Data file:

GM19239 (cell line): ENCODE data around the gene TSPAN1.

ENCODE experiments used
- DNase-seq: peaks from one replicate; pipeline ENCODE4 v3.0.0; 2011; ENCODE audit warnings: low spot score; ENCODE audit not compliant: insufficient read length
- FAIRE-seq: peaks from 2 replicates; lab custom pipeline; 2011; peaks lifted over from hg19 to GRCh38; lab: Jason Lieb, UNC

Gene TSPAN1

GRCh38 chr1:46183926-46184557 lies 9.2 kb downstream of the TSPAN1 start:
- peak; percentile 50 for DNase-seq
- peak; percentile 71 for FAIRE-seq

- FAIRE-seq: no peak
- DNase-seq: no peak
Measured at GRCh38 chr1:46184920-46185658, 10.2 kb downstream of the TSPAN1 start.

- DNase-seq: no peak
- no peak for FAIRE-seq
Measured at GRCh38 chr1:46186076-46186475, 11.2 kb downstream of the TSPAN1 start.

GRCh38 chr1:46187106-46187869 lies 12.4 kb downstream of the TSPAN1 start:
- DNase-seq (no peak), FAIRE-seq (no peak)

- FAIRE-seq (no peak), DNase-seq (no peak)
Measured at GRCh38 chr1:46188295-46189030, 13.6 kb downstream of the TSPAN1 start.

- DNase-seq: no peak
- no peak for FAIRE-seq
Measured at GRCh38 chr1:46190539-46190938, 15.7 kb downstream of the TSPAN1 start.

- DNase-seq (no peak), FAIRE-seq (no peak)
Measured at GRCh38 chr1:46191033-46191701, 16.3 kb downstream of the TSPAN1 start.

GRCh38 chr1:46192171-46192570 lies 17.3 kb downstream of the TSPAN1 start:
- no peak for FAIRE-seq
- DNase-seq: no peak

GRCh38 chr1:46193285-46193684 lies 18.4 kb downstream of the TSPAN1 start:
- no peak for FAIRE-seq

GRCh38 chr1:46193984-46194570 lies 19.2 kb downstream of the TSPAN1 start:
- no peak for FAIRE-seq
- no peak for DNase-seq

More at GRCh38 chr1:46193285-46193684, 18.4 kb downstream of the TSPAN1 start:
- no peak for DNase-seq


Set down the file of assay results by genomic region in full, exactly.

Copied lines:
GM19239 (cell line): ENCODE data around the gene TSPAN1.

ENCODE experiments used
- DNase-seq: peaks from one replicate; pipeline ENCODE4 v3.0.0; 2011; ENCODE audit warnings: low spot score; ENCODE audit not compliant: insufficient read length
- FAIRE-seq: peaks from 2 replicates; lab custom pipeline; 2011; peaks lifted over from hg19 to GRCh38; lab: Jason Lieb, UNC

Gene TSPAN1

GRCh38 chr1:46183926-46184557 lies 9.2 kb downstream of the TSPAN1 start:
- peak; percentile 50 for DNase-seq
- peak; percentile 71 for FAIRE-seq

- FAIRE-seq: no peak
- DNase-seq: no peak
Measured at GRCh38 chr1:46184920-46185658, 10.2 kb downstream of the TSPAN1 start.

- DNase-seq: no peak
- no peak for FAIRE-seq
Measured at GRCh38 chr1:46186076-46186475, 11.2 kb downstream of the TSPAN1 start.

GRCh38 chr1:46187106-46187869 lies 12.4 kb downstream of the TSPAN1 start:
- DNase-seq (no peak), FAIRE-seq (no peak)

- FAIRE-seq (no peak), DNase-seq (no peak)
Measured at GRCh38 chr1:46188295-46189030, 13.6 kb downstream of the TSPAN1 start.

- DNase-seq: no peak
- no peak for FAIRE-seq
Measured at GRCh38 chr1:46190539-46190938, 15.7 kb downstream of the TSPAN1 start.

- DNase-seq (no peak), FAIRE-seq (no peak)
Measured at GRCh38 chr1:46191033-46191701, 16.3 kb downstream of the TSPAN1 start.

GRCh38 chr1:46192171-46192570 lies 17.3 kb downstream of the TSPAN1 start:
- no peak for FAIRE-seq
- DNase-seq: no peak

GRCh38 chr1:46193285-46193684 lies 18.4 kb downstream of the TSPAN1 start:
- no peak for FAIRE-seq

GRCh38 chr1:46193984-46194570 lies 19.2 kb downstream of the TSPAN1 start:
- no peak for FAIRE-seq
- no peak for DNase-seq

More at GRCh38 chr1:46193285-46193684, 18.4 kb downstream of the TSPAN1 start:
- no peak for DNase-seq